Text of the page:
The Aconitum genus contains numerous plants commonly known as aconite, wolf’s bane,
monkshood, or devil’s helmet. Wolf’s bane is a plant that people have
known to be extremely toxic since Ancient times. In Greek mythology, it’s said to have come
from the slavering mouth of Cerberus, the monstrous three-headed dog that guarded the
entrance to the underworld. In legends related to lycanthropy, it’s
said to either cure people of being werewolves or to induce it when consumed. The indigenous Ainu of Japan used arrows laced
with wolf’s bane to hunt bears. The plant is so toxic that indigenous people
of Alaska used it for whale-hunting. A poison-tipped lance would be used in the
hunt and it would paralyze the whale causing it to drown. Wolf’s bane, especially in its roots and
tubers, contains a highly potent cardiotoxin and neurotoxin called aconitine. It damages sodium channels, thus disrupting
the proper communication of signals to neurons, skeletal or cardiac muscles. The first symptoms of aconitine poisoning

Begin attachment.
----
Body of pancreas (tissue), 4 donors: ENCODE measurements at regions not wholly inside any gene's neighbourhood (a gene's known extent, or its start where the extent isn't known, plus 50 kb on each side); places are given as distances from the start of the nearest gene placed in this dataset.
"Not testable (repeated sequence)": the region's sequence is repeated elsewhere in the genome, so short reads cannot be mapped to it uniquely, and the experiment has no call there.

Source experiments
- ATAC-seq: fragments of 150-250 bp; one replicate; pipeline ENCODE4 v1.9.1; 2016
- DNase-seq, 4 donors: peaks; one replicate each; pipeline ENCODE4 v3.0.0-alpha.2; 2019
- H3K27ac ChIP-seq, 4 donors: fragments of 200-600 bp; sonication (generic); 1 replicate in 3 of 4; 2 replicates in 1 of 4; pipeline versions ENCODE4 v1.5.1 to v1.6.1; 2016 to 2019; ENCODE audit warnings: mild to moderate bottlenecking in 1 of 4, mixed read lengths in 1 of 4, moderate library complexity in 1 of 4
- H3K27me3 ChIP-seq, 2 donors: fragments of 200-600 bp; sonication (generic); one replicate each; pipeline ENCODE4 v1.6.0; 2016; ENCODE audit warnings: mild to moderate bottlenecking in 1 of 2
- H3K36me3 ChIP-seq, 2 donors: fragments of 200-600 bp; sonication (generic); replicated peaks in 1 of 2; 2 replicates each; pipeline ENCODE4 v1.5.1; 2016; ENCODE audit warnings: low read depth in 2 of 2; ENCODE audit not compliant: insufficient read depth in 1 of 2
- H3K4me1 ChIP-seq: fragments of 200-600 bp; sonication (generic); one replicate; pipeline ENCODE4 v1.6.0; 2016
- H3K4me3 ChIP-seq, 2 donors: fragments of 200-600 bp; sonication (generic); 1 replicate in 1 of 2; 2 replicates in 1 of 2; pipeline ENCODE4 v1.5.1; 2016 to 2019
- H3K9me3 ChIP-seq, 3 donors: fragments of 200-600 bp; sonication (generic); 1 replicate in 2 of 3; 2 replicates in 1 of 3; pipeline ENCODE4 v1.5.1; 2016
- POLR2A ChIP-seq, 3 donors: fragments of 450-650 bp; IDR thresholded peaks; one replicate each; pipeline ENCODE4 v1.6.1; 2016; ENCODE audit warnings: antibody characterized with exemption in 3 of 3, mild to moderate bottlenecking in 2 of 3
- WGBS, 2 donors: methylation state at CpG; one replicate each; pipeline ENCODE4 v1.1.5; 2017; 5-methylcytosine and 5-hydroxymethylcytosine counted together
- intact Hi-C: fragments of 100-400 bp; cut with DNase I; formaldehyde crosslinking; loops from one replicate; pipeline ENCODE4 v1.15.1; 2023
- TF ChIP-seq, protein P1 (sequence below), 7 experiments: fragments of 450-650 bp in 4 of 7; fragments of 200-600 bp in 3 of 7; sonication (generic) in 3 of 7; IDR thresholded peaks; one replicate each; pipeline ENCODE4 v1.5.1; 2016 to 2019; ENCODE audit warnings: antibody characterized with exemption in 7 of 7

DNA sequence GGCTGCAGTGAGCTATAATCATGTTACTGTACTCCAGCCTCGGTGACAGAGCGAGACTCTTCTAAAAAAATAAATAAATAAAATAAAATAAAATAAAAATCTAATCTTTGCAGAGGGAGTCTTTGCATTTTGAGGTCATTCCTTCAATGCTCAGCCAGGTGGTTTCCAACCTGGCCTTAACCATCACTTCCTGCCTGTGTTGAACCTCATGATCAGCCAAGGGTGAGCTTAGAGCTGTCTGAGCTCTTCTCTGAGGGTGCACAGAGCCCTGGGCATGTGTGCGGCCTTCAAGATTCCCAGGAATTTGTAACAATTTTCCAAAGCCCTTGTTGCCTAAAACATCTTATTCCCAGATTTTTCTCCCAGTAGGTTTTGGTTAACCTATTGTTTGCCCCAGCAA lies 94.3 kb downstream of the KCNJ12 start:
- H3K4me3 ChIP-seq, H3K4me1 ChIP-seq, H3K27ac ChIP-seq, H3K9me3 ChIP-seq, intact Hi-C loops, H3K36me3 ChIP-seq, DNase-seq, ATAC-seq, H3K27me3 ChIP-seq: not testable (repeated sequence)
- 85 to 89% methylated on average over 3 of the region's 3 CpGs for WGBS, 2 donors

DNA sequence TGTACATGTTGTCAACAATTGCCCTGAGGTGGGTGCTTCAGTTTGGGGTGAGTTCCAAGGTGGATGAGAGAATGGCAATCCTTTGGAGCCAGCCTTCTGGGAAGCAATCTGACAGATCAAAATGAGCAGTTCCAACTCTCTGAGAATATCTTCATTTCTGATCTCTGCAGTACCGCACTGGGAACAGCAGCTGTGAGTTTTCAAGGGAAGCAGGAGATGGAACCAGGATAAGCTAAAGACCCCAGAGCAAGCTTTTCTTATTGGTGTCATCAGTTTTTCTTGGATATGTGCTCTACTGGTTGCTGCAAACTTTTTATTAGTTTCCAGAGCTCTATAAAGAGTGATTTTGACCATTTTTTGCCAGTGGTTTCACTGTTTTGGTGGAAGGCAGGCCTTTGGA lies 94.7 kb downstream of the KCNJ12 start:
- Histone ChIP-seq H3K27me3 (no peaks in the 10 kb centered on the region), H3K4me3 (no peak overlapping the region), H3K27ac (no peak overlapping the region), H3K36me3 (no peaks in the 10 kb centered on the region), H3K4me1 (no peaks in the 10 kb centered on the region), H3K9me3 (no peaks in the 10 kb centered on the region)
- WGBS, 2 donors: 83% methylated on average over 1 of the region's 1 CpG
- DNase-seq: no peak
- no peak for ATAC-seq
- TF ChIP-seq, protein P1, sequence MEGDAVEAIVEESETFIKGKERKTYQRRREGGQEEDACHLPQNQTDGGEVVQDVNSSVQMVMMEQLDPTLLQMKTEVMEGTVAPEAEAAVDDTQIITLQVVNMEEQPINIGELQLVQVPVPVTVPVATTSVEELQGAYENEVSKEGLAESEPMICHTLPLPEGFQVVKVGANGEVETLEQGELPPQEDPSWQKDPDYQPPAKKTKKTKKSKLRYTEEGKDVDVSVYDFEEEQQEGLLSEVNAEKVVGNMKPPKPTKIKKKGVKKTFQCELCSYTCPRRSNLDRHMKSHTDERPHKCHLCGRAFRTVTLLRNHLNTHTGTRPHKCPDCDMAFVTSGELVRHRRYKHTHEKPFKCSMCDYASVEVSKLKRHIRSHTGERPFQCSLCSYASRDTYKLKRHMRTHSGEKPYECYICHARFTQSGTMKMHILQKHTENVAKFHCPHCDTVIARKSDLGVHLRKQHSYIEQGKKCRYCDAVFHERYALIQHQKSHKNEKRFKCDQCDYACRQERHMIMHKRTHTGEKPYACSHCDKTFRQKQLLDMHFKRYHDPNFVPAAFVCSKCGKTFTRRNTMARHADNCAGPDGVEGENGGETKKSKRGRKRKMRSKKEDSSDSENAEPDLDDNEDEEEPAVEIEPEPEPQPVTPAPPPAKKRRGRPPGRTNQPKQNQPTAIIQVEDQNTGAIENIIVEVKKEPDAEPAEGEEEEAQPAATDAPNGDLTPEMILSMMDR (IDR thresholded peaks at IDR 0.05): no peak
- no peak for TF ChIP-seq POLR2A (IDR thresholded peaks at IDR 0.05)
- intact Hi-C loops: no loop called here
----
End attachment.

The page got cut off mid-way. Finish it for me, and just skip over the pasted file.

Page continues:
occur 20 minutes to 2 hours after ingestion. In fatal poisoning death occurs within six
hours and it’s usually the result of respiratory paralysis or cardiac arrest. The only post-mortem indications that poisoning
has occurred are those related to asphyxia. Treatment is mainly supportive and atropine
had been cited as an effective antidote for the physiological symptoms. Today’s video was request by Ninja Productions,
if you have any other topics you’d like to learn about, subscribe and let us know
in the comments section below. Number 2 Castor Bean
We’ve previously mentioned ricin on our list and alluded to its renowned toxicity. It’s found in the seeds of the castor oil
plant, Ricinus communis, which is listed by Guinness World Records as the world’s most
poisonous common plant. While castor oil itself has uses in medicine
and other applications, ricin is notoriously deadly. It’s found in the pulp of the raw castor
bean and the process of extracting it is similar to that of removing cyanide from almonds. Despite their name, the seeds are not true